Saturday, June 20, 2015

I Shall Be Released

A man in prison
Awaits release. His friend says
He was wrongly jailed.

Faith, imprisonment, deliverance. "I Shall Be Released" doesn't spell it out, but you get the impression that the singer is a prisoner. Whether he's literally behind bars or trapped here in life on earth is hard to say, and perhaps irrelevant. I would argue that the singer is in prison, but I usually search for the simplest meaning in a song. The more important theme here is the release from caring about circumstances, which I guess is in some sense a release from caring about life because, after all, it'll be over at some point and then there won't be any confining walls anymore.

1. They say ev’rything can be replaced
Yet ev’ry distance is not near

Maybe: Nothing is permanent, nothing is so precious as to be indispensable. Separately, the space that divides me from you, and ourselves from everything else in our minds and in the world, is insurmountable. No one knows what the other person has, thinks or feels. True communication is impossible, we're all trapped and so on.

2. So I remember ev’ry face
Of ev’ry man who put me here

I'm not sure why this is a consequence of the previous lines. I think this is more literal: You don't wind up in a prison of any kind if you're innocent unless other conspired against you. Framed, etc.

3. Chorus:
I see my light come shining
From the west unto the east
Any day now, any day now
I shall be released

I never thought much about why the light comes from the west to the east unless it means that all he sees is the reflection of the sun against the prison glass, indicating that his world is turned around and everything moves backwards because he's in the mirror image of a free world, ie, a bonded world. As for any day now/released, that could be release from bondage or release from life.

4. They say ev’ry man needs protection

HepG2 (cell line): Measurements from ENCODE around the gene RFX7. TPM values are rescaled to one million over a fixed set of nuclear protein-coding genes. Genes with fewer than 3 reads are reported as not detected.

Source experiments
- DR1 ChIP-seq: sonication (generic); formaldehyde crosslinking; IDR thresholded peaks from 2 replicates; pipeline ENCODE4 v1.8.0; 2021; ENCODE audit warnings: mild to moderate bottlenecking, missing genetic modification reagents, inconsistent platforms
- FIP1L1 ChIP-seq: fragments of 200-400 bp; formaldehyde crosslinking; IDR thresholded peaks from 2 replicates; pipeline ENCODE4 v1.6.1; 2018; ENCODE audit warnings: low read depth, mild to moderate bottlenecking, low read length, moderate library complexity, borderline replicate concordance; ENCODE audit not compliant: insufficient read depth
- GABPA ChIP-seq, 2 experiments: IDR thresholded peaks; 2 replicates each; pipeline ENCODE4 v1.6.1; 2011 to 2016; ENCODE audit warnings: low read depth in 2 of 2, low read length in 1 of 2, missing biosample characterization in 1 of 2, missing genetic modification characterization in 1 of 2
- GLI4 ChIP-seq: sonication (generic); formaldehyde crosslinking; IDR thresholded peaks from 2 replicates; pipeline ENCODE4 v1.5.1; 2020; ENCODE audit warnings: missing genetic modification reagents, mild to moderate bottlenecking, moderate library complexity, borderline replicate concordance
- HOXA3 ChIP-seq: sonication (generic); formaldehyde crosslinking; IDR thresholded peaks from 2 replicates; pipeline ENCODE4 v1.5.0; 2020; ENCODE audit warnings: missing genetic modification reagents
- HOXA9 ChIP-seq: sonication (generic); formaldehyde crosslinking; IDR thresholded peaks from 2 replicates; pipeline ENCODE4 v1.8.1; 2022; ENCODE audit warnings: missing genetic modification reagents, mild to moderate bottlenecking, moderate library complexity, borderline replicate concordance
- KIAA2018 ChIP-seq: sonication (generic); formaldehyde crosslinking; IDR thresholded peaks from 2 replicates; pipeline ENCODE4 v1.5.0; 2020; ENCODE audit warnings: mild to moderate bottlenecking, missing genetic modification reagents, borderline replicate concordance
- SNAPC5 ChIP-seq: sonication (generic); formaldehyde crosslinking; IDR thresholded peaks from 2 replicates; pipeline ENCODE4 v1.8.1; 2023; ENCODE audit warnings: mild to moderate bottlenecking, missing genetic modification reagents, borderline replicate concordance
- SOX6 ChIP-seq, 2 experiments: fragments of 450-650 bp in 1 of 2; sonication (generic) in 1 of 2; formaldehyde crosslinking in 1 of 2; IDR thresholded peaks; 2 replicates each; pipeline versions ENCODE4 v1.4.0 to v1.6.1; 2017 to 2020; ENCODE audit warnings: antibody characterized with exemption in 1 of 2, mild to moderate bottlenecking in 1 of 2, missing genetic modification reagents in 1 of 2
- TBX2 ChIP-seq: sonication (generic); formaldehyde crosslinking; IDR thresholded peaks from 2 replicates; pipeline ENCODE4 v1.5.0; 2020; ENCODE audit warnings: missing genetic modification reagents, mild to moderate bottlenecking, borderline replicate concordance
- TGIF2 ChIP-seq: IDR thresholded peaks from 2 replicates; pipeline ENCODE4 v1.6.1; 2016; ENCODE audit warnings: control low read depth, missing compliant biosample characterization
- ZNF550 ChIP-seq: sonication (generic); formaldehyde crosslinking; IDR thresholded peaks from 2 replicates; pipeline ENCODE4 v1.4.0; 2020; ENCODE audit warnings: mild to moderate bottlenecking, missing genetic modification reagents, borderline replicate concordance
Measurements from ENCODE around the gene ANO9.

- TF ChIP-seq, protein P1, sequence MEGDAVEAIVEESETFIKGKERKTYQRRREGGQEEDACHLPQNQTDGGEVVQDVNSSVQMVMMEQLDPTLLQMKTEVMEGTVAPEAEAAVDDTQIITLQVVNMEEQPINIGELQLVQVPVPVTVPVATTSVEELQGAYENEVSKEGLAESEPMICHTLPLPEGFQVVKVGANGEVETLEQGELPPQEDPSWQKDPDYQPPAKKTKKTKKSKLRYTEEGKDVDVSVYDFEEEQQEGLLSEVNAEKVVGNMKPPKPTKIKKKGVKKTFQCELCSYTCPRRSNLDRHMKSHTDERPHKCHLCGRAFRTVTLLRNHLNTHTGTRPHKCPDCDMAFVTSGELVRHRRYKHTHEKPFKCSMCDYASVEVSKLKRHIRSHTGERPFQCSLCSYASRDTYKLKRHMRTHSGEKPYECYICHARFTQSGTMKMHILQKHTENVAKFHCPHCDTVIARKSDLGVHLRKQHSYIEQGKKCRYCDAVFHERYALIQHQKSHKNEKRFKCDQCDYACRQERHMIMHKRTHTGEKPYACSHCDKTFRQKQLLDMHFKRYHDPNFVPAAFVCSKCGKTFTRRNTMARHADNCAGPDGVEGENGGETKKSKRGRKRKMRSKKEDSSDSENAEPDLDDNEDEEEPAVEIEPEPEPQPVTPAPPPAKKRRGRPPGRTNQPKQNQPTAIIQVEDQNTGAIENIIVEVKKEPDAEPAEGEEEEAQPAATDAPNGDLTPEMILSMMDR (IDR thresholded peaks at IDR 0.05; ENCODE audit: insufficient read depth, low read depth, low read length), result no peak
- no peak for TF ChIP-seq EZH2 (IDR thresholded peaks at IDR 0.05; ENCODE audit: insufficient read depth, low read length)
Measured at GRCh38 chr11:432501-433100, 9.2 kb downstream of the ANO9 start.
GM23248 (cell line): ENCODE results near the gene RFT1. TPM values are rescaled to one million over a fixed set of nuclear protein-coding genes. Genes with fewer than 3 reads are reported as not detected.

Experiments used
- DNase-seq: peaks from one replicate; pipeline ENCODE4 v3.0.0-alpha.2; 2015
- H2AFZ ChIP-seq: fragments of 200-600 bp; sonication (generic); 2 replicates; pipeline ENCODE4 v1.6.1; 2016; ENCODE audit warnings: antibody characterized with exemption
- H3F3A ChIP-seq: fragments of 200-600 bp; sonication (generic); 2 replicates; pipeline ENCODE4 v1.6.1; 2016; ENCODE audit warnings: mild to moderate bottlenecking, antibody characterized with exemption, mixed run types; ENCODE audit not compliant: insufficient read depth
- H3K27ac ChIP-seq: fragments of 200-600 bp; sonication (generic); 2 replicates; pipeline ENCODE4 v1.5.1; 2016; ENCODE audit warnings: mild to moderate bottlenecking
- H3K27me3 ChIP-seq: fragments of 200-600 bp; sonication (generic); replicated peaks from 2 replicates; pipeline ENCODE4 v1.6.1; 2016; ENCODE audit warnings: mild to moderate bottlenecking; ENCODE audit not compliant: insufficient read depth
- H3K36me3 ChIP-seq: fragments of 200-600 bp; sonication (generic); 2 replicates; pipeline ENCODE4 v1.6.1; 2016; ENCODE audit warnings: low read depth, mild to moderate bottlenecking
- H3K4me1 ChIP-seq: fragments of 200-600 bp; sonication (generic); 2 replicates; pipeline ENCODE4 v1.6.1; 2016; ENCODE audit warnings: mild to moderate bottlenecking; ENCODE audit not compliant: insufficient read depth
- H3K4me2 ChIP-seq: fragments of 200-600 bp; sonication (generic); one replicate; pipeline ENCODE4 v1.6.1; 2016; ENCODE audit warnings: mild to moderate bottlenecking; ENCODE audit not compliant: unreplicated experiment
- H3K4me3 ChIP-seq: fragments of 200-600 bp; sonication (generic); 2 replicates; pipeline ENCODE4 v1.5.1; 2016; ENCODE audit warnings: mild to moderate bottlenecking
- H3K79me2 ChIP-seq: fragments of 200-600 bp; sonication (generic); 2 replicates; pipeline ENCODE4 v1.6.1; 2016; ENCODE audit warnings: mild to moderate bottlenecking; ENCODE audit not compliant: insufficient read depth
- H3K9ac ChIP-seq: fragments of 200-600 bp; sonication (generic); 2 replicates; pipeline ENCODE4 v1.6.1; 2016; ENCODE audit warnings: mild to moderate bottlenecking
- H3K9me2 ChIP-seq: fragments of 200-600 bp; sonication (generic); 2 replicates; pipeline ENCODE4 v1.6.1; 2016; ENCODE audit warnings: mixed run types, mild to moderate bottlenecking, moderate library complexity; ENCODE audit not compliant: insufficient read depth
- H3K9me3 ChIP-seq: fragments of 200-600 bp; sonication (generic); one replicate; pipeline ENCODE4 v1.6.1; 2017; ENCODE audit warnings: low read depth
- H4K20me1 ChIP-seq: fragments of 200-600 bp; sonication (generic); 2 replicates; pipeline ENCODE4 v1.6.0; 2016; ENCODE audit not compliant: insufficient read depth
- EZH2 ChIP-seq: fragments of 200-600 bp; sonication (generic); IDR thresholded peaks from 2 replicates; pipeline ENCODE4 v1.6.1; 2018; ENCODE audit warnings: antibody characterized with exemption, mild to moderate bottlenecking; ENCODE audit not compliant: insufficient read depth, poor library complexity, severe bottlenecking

They say ev’ry man must fall

You're nobody until somebody loves you. That's one way to put it. Or, everyone needs a rabbi. Even then, everybody gets what's coming to them, and everyone must take a fall at one time or another.

5. Yet I swear I see my reflection
Some place so high above this wall

The reflection of himself as a free man, or perhaps his spirit, considering that it's high above the wall. Like, in heaven.

6. Standing next to me in this lonely crowd
Is a man who swears he’s not to blame
All day long I hear him shout so loud
Crying out that he was framed

If you want to get deep about this line, you could say that the other guy is actually the narrator. Maybe this is the man who has been delivered of his earthly cares and concerns looking at the other side of himself, his reflection, who still longs for freedom, even though being on the outside again won't be different than being on the inside.

Maybe that's all nonsense. I'm not a professor, and I don't teach the meaning of Dylan songs to undergraduates, but it's all interesting and fun to think about.

Here are two versions. The first is from the Band's first album, "Music From Big Pink." It's my favorite version of the song. Rick Danko sings like an angel. The second version is one of the takes that Dylan and the Band performed during the 1967 Basement Tapes sessions. It's available on volume 11 of the Bootleg Series. There is another version, performed by Bob Dylan and Happy Traum on the second of Dylan's greatest hits albums. I couldn't find a version online that I could post here.

1 comment:

  1. Hello Robert, yes a classic from Bob Dylan's Music Box. Come inside and listen to every version of every song composed, recorded or performed by Bob Dylan, plus all the great covers plus so much more.